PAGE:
# The IPCC AR5 attribution statement

Figure 2. Assessed likely ranges (whiskers) and their mid-points (bars) for attributable warming trends over the 1951–2010 period due to well-mixed greenhouse gases (GHG), other anthropogenic forings (OA), natural forcings (NAT), combined anthropogenic forcings (ANT), and internal variability. The HadCRUT4 observations are shown in black with the 5–95% uncertainty range due to observational uncertainty.

These estimates are the “assessed” trends that come out of fingerprint studies of the temperature changes and account for potential mis-estimates (over or under) of internal variability, sensitivity etc. in the models (and potentially the forcings). The raw material are the model hindcasts of the historical period – using all forcings, just the natural ones, just the anthropogenic ones and various variations on that theme.

The error bars cover the ‘likely’ range (33-66%), so are close to being ±1 standard deviation (except for the observations (5-95%), which is closer to ±2 standard deviations). It is easy enough to see that the ‘ANT’ row (the combination from all anthropogenic forcings) is around 0.7 ± 0.1ºC, and the OBS are 0.65 ± 0.06ºC. If you work that through (assuming normal distributions for the uncertainties), it implies that the probability of the ANT trend being less than half the OBS trend is less than 0.02% – much *less* than the stated 5% level. The difference is that the less confident statement also takes into account structural uncertainties about the methodology, models and data. Similarly, the best estimate of the ratio of ANT to OBS has a 2 sd range between 0.8 and 1.4 (peak at 1.08). Consistent with this are the rows for natural forcing and internal variability – neither are significantly different to zero in the mean, and the uncertainties are too small for them to explain the observed trend with any confidence. Note that the ANT vs. NAT comparison is independent of the GHG or OA comparisons; the error bars for ANT do not derive from combining the GHG and OA results.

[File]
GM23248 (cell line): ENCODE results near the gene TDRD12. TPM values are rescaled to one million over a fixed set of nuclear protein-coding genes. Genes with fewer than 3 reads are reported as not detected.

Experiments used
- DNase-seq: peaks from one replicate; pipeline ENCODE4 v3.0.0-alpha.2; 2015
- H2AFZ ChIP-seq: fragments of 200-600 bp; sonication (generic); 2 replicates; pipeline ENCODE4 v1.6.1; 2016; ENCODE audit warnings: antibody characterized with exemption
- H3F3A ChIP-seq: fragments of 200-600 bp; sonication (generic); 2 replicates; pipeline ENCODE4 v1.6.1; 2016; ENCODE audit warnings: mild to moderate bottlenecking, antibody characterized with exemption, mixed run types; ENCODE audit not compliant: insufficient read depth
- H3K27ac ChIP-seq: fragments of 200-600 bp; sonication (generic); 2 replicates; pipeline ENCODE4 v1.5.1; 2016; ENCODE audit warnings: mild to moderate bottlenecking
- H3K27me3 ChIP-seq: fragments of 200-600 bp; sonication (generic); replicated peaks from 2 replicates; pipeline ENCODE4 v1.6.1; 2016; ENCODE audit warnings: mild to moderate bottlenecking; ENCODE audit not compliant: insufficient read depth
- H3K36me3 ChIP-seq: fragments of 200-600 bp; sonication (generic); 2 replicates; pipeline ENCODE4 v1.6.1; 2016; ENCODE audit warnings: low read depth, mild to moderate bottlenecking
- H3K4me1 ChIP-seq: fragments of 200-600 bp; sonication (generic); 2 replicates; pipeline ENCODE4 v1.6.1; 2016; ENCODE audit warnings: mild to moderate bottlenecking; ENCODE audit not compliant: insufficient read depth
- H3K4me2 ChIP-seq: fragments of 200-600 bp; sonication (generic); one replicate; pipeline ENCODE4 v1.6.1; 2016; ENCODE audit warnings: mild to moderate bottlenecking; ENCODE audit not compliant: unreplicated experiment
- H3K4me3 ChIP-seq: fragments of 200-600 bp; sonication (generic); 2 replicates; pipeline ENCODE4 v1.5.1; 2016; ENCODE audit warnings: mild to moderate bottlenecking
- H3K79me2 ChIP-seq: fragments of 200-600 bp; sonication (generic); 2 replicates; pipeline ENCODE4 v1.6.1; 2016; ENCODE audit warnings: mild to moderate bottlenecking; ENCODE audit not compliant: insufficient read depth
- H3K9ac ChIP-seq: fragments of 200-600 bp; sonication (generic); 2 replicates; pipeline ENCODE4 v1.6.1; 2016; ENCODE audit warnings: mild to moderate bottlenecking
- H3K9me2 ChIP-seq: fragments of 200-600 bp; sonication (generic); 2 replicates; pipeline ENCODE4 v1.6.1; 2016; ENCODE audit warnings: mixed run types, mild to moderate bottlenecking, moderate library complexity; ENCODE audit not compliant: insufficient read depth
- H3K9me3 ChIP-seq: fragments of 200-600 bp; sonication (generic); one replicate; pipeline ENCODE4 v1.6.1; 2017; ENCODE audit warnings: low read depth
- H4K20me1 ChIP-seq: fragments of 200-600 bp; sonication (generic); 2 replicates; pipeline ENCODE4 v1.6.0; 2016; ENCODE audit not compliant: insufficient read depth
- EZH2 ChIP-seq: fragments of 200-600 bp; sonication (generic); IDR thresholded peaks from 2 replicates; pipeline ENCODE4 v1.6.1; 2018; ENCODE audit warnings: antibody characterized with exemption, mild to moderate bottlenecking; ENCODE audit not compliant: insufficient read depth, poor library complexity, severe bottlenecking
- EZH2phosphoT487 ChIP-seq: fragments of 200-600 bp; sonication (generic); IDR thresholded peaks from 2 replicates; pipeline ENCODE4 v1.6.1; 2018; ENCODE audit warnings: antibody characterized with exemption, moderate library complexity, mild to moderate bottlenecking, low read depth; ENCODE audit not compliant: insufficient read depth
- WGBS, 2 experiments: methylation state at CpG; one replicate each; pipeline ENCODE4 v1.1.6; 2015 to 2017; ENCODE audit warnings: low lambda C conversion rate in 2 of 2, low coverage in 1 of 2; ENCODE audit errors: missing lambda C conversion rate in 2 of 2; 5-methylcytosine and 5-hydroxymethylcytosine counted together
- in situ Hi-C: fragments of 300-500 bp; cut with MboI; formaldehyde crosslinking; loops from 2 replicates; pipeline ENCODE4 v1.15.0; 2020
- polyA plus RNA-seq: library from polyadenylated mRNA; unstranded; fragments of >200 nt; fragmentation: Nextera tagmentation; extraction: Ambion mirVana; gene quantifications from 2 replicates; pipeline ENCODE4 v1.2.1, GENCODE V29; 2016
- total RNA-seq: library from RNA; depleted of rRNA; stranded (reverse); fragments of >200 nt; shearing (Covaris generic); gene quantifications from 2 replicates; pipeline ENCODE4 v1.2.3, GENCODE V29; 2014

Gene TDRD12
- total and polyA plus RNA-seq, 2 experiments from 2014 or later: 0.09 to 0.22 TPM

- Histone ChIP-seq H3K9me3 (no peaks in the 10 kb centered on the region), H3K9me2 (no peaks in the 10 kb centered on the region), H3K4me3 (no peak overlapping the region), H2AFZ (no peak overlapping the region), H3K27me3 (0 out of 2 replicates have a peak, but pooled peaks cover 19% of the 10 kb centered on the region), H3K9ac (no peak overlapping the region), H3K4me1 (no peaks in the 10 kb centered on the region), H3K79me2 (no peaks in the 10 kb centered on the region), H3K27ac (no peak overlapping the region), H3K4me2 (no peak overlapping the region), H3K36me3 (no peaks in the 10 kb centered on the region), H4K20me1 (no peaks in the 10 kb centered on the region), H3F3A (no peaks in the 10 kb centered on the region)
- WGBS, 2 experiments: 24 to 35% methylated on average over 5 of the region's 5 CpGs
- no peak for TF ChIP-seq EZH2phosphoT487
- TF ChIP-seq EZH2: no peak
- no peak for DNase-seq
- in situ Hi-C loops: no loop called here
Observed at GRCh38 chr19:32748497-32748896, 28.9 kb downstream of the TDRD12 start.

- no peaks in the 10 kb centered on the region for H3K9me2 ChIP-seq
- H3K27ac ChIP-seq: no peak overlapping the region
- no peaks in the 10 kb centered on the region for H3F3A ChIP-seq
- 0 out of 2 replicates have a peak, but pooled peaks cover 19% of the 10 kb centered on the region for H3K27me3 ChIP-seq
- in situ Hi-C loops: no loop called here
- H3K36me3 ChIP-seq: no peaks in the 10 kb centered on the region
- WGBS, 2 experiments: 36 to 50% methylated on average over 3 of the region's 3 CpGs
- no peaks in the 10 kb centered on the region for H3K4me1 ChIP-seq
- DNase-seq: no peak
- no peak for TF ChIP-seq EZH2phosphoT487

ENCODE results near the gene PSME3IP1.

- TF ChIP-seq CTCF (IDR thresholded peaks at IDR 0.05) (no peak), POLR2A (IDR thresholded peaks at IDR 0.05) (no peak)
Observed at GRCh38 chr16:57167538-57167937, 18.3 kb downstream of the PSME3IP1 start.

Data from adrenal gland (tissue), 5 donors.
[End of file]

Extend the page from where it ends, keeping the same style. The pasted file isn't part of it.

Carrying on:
It is worth asking what the higher confidence/lower error bars are associated with. First, the longer time period (an extra 5 years) makes the trends clearer relative to the noise, multiple methodologies have been used which get the same result, and fingerprints have been better constrained by the greater use of spatial information. Small effects may also arise from better characterisations of the uncertainties in the observations (i.e. in moving from HadCRUT3 to HadCRUT4). Because of the similarity of patterns related to aerosols and greenhouse gases, there is more uncertainty in doing the separate attributions rather than looking at anthropogenic forcings collectively. Interestingly, the attribution of most of the trend to GHGs alone would still remain *very likely* (as in AR4); I estimate a roughly 7% probability that it would account for less than half the OBS trend. A factor that might be relevant (though I would need to confirm this) is that more CMIP5 simulations from a wider range of models were available for the NAT/ANT comparison than previously in CMIP3/4.

It could be argued that since recent trends have fallen slightly below the multi-model ensemble mean, this should imply that our uncertainty has massively increased and hence the confidence statement should be weaker than stated. However this doesn’t really follow. Over-estimates of model sensitivity would be accounted for in the methodology (via a scaling factor of less than one), and indeed, a small over-estimate (by about 10%) is already factored in. Mis-specification of post-2000 forcings (underestimated volcanoes, Chinese aerosols or overestimated solar), or indeed, uncertainties in all forcings in the earlier period, leads to reduced confidence in attribution in the fingerprint studies, and an lower estimate of the anthropogenic contribution. Finally, if the issue is related simply to an random realisation of El Niño/La Niña phases or other sources of internal variability, this simply feeds into the ‘Internal variability’ assessment. Thus the effects of recent years are already embedded within the calculation, and will have led to a reduced confidence *compared to* a situation where things lined up more. Using this as an additional factor to change the confidence rating again would be double counting.

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